From West Hempstead to YU, these boys are champs


The streets of West Hempstead were birthplace for a first-place team that’s the only all-Jewish squad in its collegiate roller hockey league.

That’s where Jesse Gordon, Avi Marguiles and Moshe Genuth — West Hempstead residents who attend Yeshiva University and play on its Maccabees — honed their skills.

At age 5 or 6, the boys took up the sport at the West Hempstead Police Athletic League rink on Hempstead Avenue, where they learned the basics. They also assembled on Berry Court, a dead-end street, and played pick-up games. “We used to organize people every Friday and Sunday,” said Gordon, 22, who is graduating in May and studying for the actuarial exam. “We’d have at least 10 to 15 guys come out.” 

Their love of roller hockey, and their devotion to their Judaic studies, led them down the same path: They all attended the Davis Renov Shahler High School for Boys in Woodmere, and kept similar schedules so they could play roller and field hockey during their downtime.

Meanwhile, in the Five Towns, Mendy Duftler, of Cedarhurst, and Michael Fruchter, of Lawrence, were following a similar track — attending different high schools, but playing in the same hockey league as the boys from West Hempstead.

All five boys went to Yeshiva University, and eventually found one other. In 2015 they established the Maccabees at YU. 

Easily winning games in Division IV of the National Collegiate Roller Hockey Association, they were soon invited to join the more competitive Division II. 

“So many of us played together for so many years that we have a chemistry that doesn’t exist in other schools, because the students are from different places,” said Avi, the team’s co-founder.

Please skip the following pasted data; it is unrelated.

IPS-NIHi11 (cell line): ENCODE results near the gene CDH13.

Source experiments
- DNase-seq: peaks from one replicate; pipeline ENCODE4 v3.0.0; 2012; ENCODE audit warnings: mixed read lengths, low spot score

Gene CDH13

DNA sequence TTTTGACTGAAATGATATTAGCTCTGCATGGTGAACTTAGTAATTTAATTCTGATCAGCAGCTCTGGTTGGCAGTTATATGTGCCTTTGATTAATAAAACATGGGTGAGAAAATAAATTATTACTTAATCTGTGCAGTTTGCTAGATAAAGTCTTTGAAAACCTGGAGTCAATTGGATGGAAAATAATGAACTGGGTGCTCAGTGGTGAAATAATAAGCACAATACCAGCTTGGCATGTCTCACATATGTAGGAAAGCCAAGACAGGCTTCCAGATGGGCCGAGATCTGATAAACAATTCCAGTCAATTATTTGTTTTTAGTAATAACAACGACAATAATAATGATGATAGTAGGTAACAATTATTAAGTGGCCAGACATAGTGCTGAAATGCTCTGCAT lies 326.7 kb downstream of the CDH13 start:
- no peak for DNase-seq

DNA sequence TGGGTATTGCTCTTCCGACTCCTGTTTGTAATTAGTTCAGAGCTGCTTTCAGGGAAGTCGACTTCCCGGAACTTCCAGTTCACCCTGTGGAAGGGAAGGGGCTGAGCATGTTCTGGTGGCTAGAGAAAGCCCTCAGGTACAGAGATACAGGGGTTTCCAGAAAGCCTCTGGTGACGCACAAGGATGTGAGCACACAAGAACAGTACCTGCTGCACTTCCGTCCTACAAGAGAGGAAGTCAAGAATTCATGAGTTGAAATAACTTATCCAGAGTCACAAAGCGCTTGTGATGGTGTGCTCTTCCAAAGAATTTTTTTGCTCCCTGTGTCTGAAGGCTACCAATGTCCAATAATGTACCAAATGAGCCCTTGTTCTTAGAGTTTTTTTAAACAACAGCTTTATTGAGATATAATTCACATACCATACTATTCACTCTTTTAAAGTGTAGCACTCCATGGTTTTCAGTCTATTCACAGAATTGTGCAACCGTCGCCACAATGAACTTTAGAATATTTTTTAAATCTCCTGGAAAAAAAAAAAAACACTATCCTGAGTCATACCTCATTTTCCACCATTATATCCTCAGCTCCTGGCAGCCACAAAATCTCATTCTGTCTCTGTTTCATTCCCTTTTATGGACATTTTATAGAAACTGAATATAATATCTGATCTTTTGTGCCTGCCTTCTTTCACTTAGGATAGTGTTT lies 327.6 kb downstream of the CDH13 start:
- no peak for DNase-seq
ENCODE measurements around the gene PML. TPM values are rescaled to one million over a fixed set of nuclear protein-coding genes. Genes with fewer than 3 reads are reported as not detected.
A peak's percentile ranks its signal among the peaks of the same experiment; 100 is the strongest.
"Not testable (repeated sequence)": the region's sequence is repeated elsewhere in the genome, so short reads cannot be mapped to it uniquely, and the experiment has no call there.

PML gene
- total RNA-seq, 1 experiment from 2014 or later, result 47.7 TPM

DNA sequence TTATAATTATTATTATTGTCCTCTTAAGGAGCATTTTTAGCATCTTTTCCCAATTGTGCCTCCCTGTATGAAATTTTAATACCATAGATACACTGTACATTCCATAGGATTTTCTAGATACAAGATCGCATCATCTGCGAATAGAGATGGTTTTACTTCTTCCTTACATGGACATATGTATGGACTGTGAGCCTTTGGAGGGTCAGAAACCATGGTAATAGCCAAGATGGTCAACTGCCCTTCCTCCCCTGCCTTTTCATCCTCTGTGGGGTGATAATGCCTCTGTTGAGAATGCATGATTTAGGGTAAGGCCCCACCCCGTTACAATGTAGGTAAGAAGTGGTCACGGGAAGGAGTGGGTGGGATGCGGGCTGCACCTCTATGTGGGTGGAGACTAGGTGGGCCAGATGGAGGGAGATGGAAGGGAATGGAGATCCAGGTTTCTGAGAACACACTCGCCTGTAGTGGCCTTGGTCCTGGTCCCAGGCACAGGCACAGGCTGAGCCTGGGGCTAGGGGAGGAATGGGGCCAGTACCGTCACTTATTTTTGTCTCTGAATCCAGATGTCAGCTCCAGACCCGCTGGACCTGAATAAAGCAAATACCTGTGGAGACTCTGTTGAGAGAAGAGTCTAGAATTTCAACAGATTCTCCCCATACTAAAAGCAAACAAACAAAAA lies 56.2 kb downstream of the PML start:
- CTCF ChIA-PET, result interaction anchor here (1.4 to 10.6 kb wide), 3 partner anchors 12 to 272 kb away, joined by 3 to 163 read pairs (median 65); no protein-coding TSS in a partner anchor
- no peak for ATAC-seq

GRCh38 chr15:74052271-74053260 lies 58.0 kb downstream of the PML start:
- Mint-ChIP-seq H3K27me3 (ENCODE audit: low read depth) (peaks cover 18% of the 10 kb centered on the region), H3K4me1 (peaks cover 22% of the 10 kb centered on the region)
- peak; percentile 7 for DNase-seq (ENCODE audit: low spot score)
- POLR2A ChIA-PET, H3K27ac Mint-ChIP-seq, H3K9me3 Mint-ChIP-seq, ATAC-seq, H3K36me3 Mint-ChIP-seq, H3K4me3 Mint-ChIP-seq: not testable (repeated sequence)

That closeness gets the team through challenges other collegiate teams never face. As a squad of Orthodox Jews, they cannot play on Shabbat, which which means they play multiple games back-to-back on Sundays against teams that don’t endure that level of physical exertion.

“It sounds crazy because it is crazy,” said Avi. “When you sit on the bench before the third game, you’re drained, but … this is how it’s done because of the situation we’re in. We do whatever we have to do to play hockey.” Gordon said the league has been extremely accommodating to the team in arranging for its games to be played exclusively on Sundays. 

Because the team isn’t college-sanctioned — it is considered a club at YU— it is not funded by the school and covers its own expenses. Before a Sunday game, team members drive their own cars to a hotel near the game site, putting four guys in each car and hotel room and dividing the room and gas tabs. They also have to pay for their own equipment — jerseys, helmets, skates, sticks, pucks and more — and plan in advance to ensure they have kosher meals.

Practice is complicated for the team since there aren’t any rinks near YU’s Washington Heights campus. “North Arlington, New Jersey, has the closest rink,” said Gordon. “We signed up for a recreational league there and play in that league. Sometimes we organize practices nearby at the high school gym around the corner.” The team practices, on average, twice a week, according to Gordon.

Elyashiv Gemara, who is an alumnus and volunteers his coaching time to the Maccabees, said that the team’s accountability for its finances is part of what makes it successful. “The guys feel that they’re responsible for the team, and they do it with little support,” said Gemara. “They want to show that this team is the real thing, and I think it’s helped contribute to our success overall.”

All of the challenges contribute to the team’s endurance and fortitude. “We’re not just here to play hockey, graduate and move on,” said Marguiles. “We’re trying to pave the way for future students who can’t play on Shabbat, or any other situation that they feel is holding them back. We’re trying to set a precedent here. We want it to become the norm.”

Rossana Weitekamp is editor of the Malverne-West Hempstead Herald, where a version of this story appeared.